If immersing ourselves in challenging situations can boost our growth, what can we learn from running a 350-kilometre ultramarathon? When I raced the Delirious W.E.S.T. 200-miler along the Bibbulman track in Western Australia, I expected to gain new insights. What astonished me was that running for almost 69 hours primarily led to valuable insights applicable in the business world. For anybody who is too time-poor to run for that long, here are my top five lessons for leadership.
Lesson 1: There is always a way to thrive – when we drop our egos
Around 40 hours in to the race, past midnight of the second night without sleep, I doubted that I was ever going to see the finish line. I felt out of my depth. It reminded me of situations I, and probably most of us, come across at times being business leaders. What was holding me back from thriving? Pointing to physical exhaustion would have been an easy, acceptable excuse. Yet, the truth sat deeper: My ego held me in its tight grip. I was constantly evaluating how I was going, comparing my progress to where I felt I should be. Once I let go of the urge to perform well, I started running much more freely and claimed second place. For any of us to thrive, we have to let go of our egos. We can achieve so much more when we stop dragging along excess baggage.
Lesson 2: Self-compassion goes further than toughness
What made the difference was to stop fighting the fight in my own head. The most important shift I made in the entire race was from mental toughness to self-compassion. Pushing through for 40 hours, I felt I had spent, even wasted, all my energy. Against all logic, I tapped into self-compassion and allowed myself to be vulnerable. It was a scary move because it felt like a step towards giving up. Yet, this transformation made all the difference and filled me with new energy. As leaders we talk a lot about transformation but, in reality, often just tinker at the edges. Our biggest challenges invite us to enter unchartered territory. For any of us who want to rise to the occasion, we are asked to have the courage to make profound shifts – starting with our own inner dialogue.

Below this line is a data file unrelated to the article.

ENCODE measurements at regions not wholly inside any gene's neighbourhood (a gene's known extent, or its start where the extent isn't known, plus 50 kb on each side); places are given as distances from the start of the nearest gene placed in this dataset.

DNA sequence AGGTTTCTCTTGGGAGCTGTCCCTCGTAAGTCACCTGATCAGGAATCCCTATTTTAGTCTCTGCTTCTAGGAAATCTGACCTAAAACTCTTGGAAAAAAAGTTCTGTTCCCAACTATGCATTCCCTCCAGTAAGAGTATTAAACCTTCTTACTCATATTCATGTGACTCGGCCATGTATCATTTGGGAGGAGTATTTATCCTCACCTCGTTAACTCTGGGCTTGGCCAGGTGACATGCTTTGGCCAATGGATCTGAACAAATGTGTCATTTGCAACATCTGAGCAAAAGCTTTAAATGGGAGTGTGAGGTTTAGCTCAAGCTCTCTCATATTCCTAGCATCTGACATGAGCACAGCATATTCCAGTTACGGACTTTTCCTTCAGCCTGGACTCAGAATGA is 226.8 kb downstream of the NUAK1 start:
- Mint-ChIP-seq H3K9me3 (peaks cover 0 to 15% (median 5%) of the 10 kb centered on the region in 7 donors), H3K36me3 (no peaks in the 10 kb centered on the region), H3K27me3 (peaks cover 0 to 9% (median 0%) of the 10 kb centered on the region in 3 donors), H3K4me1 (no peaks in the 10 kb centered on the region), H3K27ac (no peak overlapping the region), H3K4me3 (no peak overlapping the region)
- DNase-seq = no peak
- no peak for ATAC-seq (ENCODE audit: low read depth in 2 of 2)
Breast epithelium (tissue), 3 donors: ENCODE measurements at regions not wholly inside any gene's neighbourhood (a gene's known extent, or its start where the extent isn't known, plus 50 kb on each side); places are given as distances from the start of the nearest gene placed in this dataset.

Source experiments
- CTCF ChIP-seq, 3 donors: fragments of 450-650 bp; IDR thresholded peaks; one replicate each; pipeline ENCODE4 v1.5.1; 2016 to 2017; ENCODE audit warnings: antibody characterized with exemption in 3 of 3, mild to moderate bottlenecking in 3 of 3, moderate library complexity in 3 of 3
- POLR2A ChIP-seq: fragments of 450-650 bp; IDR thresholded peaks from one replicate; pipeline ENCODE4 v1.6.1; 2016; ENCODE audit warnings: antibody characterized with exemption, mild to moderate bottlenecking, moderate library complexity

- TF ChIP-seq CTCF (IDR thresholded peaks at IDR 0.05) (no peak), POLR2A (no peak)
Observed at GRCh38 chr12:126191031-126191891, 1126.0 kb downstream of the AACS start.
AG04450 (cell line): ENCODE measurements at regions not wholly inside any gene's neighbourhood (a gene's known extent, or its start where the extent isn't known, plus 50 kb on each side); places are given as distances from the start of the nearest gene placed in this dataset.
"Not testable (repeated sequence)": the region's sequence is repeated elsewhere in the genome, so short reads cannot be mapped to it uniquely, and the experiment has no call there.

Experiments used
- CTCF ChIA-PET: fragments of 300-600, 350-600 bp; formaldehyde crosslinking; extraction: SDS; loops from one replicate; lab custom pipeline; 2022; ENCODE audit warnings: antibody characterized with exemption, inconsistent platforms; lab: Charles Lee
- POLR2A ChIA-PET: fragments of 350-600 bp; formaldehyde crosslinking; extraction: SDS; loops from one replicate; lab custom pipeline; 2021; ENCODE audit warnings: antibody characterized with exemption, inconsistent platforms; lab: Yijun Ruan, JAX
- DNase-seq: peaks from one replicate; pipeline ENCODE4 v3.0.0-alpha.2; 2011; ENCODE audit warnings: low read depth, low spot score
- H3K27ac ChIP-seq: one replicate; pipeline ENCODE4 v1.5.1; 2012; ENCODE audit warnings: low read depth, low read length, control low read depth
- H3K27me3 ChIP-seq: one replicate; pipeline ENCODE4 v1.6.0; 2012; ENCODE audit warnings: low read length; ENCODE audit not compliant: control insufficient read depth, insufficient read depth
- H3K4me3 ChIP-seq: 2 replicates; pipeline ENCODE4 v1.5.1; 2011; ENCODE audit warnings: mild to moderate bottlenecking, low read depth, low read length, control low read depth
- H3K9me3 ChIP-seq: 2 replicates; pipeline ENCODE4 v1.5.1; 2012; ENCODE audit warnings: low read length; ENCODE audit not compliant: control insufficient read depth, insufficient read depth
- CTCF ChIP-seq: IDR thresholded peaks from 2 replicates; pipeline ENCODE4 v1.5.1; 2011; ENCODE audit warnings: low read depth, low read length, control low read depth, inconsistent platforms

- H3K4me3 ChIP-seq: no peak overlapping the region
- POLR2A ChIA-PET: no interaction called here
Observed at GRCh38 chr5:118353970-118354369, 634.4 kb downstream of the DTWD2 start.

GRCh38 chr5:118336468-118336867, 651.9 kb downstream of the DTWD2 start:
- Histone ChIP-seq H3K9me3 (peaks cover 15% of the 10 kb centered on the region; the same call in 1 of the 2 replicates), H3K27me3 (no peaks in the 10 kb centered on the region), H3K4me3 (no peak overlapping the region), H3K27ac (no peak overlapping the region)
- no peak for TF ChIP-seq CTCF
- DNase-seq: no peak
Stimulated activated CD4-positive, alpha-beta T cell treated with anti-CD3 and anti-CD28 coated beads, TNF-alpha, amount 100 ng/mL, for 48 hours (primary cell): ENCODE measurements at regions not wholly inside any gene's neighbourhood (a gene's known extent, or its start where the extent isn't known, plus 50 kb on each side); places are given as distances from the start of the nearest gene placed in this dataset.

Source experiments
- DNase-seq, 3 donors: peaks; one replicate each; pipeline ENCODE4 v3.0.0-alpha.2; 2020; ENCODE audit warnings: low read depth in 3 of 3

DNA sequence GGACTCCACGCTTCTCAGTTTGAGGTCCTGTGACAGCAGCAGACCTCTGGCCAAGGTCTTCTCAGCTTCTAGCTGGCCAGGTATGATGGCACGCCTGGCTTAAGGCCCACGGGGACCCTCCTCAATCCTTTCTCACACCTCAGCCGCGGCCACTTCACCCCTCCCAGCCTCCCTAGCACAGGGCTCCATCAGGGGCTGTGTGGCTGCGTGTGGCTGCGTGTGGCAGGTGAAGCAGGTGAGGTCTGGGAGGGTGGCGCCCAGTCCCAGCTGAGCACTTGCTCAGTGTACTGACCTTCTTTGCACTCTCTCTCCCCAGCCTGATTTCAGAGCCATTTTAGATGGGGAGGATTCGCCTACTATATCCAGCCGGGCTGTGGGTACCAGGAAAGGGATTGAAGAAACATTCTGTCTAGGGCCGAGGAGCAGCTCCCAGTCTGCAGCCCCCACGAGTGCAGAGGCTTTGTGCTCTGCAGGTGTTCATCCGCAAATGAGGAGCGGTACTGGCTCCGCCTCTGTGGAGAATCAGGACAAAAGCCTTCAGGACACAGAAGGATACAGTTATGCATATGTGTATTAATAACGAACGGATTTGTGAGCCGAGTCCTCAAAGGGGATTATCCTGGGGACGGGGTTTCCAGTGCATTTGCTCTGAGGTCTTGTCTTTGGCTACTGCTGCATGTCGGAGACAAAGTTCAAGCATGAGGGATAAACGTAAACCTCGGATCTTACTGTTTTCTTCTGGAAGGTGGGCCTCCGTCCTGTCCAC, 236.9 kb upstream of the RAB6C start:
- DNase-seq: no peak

Lesson 3: Resting propels us forward
Taking a rest or slowing down is often seen as being lazy or lacking commitment. Yet, who wants to be in for the long-haul needs to become elite in when to take breaks and how to use them. ‘Productive pauses’ are essential to keep moving forward, whether in business or in extreme races. To my surprise there are few leaders who are good at recharging. If we want to tap into our full potential, we have to have the discipline to fully step out of the activity and switch to ‘rest mode’; no pondering on the past day or dreading what lies ahead. Learn how to use breaks well and you will gain an edge when immersing yourself back in the challenge.
Lesson 4: Draw on a strong team
Strong teams will always outperform individuals. Even a solo sport such as running crazy distances requires a strong team. The value of my support crew went beyond keeping my fluids and food intake up. Most importantly, they had a different perspective – less clouded by the emotional rollercoaster I was experiencing. They picked up when the temperatures climbed into dangerous territory, encouraged me to adapt my race strategy and kept me cool with ice bandanas. If we think we can tap into our inner greatness on our own, we will be on our own. Instead, build high-performing teams around you.
Lesson 5: If something doesn’t feel right, it probably isn’t
Regardless how exhausted we might be, we can learn to become aware of our inner warning signals. We sometimes get that feeling that something isn’t right, but might lack the facts to trust that inner voice. On the third afternoon of running I suddenly came to a stop, narrowly avoiding to step on a stick on the ground. It looked similar, yet slightly different to all other sticks. Investigating it, it proved to be a snake in disguise. Our intuition works much faster than our rational brains are capable of. Learn to trust yourself and you will go much further.
To lift our leadership to another level, none of us needs to run 350 kilometres through snake-infested territory. But the more we embrace our challenges, the quicker we will learn valuable lessons.
Written by Dr. Kay Bretz.